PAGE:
Last September I posted an article on gas prices (to which someone had a very thoughtful Reddit response), why prices were falling, and how to account for price discrepancies within the United States. Since then, the international price of oil has kept falling and falling. Earlier this week the price even punctured the $50 a barrel mark.
This precipitous fall in the price of oil has caused conspiracy theorist to claim that the United States is secretly engineering markets to put pressure on our international enemies such as Venezuela, Russia, and Iran. Do I think that the United States is doing this? Yes, absolutely. But do I think this is a conspiracy? Hardly.
Exhibit A is the recent appointment of Department of the Treasury Under Secretary for Terrorism and Financial Intelligence, David S. Cohen, to the Number Two spot at the CIA (Deputy Director). The White House is not hiding anything about this guy. They say he administered anti-terrorism funding programs, particularly against ISIS, as well as sanctions against Iran and now Russia. Economic espionage is official government policy, and it does not seem to me that they are trying to hide that at all from anyone.
Oil producing countries, particularly the members of OPEC, have been using the price and quantity of oil as a foreign policy tool for decades. Exhibits B & C, the 1967 & 1973 Oil Embargoes, where Arab countries used their leverage in the energy market to place political pressure on the United States. The United States, too, has used oil as a political tool in the past. Many historians claim that Pearl Harbor was the result of Japan’s hand being forced by an Allied embargo on oil reaching Japan.
To return to the economic, not political, side of things, the market for oil is an oligopoly. There are a few large suppliers, and there are significant barriers to entry (primarily being that certain countries simply do not have the natural resource underneath them in the ground). More specifically, the market for oil resembles a Dominant Firm Oligopoly, with Saudi Arabia being the dominant firm. As the world’s largest producer of oil (13% of world production), it commands a great deal of pricing power – power that smaller “firms,” such as Venezuela, Ecuador, Nigeria, Iraq, Iran, Libya, and Qatar cannot match. So theoretically, Saudi Arabia could sell its oil at a lower price, and the other countries would have to lower their posted price, or else their clients would turn to Saudi Arabia, which has plenty of oil to supply if it wants to.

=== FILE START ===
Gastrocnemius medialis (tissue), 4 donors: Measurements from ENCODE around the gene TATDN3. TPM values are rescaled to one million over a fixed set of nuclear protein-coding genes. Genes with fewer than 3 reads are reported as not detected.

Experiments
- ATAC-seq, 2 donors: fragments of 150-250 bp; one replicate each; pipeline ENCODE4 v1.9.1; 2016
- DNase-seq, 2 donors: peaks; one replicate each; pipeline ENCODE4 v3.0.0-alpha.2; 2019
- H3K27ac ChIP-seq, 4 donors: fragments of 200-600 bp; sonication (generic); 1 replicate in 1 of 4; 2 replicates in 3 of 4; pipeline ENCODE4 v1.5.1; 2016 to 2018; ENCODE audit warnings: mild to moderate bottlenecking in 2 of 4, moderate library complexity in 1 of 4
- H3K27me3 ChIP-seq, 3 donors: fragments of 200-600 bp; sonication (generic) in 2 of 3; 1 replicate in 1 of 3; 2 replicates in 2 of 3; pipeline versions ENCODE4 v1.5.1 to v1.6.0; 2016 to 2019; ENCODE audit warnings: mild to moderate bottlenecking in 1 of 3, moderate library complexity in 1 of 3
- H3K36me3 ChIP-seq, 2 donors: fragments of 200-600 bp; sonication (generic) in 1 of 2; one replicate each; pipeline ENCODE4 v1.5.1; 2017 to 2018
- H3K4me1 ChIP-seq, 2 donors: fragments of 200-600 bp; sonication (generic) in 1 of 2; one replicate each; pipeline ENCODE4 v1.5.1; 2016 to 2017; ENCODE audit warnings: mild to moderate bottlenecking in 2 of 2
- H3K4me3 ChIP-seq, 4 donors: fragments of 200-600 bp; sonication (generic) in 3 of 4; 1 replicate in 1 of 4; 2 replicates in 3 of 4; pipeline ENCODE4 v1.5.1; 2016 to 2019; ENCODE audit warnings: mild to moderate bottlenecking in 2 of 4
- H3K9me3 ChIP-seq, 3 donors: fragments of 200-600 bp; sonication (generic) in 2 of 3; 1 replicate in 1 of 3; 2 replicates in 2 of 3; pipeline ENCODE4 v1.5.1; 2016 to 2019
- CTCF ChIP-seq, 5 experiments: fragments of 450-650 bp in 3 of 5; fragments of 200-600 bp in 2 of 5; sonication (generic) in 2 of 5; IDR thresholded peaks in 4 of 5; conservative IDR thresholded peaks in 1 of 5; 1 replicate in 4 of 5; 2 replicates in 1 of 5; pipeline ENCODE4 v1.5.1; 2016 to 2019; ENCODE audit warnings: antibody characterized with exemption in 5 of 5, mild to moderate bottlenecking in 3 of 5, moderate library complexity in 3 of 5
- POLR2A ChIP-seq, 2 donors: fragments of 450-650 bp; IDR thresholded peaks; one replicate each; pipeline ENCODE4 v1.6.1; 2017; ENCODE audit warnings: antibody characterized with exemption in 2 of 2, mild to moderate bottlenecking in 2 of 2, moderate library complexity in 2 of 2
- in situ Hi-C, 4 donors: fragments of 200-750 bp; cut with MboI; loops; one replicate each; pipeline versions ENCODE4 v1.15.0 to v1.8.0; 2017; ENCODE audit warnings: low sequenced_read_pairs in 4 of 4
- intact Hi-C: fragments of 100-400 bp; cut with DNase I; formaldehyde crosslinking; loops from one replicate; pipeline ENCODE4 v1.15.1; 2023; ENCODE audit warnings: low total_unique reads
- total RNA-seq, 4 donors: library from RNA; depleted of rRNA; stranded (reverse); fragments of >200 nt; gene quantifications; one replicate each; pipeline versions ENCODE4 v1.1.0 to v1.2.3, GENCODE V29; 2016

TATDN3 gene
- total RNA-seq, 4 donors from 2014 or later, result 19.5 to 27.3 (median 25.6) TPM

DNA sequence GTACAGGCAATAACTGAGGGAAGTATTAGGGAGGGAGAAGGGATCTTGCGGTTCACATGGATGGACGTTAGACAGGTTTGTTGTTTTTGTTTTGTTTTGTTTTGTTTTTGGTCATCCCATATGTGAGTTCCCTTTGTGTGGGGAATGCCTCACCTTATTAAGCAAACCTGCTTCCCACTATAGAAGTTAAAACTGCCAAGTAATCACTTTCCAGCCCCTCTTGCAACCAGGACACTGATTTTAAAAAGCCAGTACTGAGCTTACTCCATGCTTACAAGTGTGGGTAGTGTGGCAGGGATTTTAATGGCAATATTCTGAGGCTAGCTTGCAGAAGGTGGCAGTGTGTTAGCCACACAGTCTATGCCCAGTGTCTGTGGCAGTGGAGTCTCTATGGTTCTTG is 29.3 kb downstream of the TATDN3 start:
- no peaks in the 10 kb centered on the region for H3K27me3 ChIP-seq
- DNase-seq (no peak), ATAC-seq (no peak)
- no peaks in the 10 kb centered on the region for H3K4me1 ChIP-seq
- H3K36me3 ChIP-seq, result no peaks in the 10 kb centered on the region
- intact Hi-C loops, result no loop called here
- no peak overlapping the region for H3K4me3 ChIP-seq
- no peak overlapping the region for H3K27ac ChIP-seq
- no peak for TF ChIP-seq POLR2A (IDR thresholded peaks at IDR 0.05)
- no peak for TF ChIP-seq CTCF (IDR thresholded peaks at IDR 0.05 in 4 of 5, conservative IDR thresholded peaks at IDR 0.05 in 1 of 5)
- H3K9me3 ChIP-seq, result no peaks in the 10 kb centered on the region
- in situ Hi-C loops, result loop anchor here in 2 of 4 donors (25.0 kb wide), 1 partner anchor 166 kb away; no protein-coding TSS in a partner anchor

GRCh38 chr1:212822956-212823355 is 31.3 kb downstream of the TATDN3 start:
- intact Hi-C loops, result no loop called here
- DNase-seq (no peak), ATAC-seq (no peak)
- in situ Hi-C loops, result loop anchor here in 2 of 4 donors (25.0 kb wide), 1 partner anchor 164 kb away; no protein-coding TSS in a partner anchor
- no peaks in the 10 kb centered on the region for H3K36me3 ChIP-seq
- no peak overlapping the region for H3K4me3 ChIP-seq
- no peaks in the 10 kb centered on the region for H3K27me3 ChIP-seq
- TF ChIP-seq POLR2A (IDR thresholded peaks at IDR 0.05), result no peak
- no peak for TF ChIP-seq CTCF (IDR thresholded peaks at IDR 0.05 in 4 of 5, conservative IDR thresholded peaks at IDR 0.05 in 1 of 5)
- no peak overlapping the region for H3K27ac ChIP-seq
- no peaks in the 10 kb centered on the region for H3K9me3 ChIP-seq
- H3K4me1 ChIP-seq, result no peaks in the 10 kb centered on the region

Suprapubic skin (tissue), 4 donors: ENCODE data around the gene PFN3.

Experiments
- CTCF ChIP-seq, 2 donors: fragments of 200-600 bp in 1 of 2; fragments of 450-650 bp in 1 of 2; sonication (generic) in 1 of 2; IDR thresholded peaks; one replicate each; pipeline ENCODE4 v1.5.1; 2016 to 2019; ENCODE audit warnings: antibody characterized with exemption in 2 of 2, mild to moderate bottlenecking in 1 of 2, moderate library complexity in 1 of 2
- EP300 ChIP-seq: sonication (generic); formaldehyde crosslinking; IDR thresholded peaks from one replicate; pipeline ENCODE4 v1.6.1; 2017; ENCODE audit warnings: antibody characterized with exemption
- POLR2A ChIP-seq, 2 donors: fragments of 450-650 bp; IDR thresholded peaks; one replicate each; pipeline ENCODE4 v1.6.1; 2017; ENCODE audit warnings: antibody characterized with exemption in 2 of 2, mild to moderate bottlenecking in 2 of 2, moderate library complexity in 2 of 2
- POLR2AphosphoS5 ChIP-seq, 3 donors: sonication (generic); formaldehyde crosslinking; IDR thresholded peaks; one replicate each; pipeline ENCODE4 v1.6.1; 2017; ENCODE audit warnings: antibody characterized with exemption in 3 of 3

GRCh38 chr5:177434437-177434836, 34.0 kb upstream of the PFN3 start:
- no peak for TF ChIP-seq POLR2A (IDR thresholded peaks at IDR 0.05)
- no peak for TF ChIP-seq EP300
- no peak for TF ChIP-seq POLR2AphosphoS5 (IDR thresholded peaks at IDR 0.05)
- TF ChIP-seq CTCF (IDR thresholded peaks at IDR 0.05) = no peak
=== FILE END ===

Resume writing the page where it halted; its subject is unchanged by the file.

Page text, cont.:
And that is exactly what Saudi Arabia is accused of doing, through an arrangement made with the United States (many people point to a meeting Secretary of State John Kerry had in Saudi Arabia back in September). The conspiracy theorists claim that Saudi Arabia is selling its oil at a lower-than-market rate by keeping productions levels too high relative to international demand in order to drive down the price of oil internationally, in an effort to put pressure on the governments of Iran, Syria, Russia, and Venezuela. These countries all conveniently happen to be enemies of the United States and Saudi Arabia, and they are all also conveniently highly-dependent on oil prices for government revenue and social pacification.
Saudi Arabia, from a purely economic point of view, has an incentive to cut production, which would send prices higher. Higher prices mean higher profits, which is better for their economy. Other oil producing nations feel the same way. However, the stars may have aligned this time for the US and Saudi Arabia to strike a deal and keep prices down. The US gets the assist of pressure on its enemies; and not just Russian and Iran. At the meeting between Kerry and the Saudis in September, the Saudis agreed to join the US coalition against the Islamic State. Saudi Arabia, on the other hand, may have bought itself support in its fight against the Assad regime in Syria, and the low prices will put pressure on producers in the United States and Canada, where it costs a lot more money to get the stuff out of the ground than it does in Saudi Arabia. Everyone at the table (a table set for two) gives a little and takes a little.
So do I think that the United States and Saudi Arabia are at least in part engineering the fall in oil prices for their own political motives? Yes, absolutely. But do I think that this is a conspiracy? Absolutely not. This is just business as usual for the United States, where an economist is going to be our Number Two Spy.
This is part three of a four-part series of posts on the Economics of Oil. Other posts: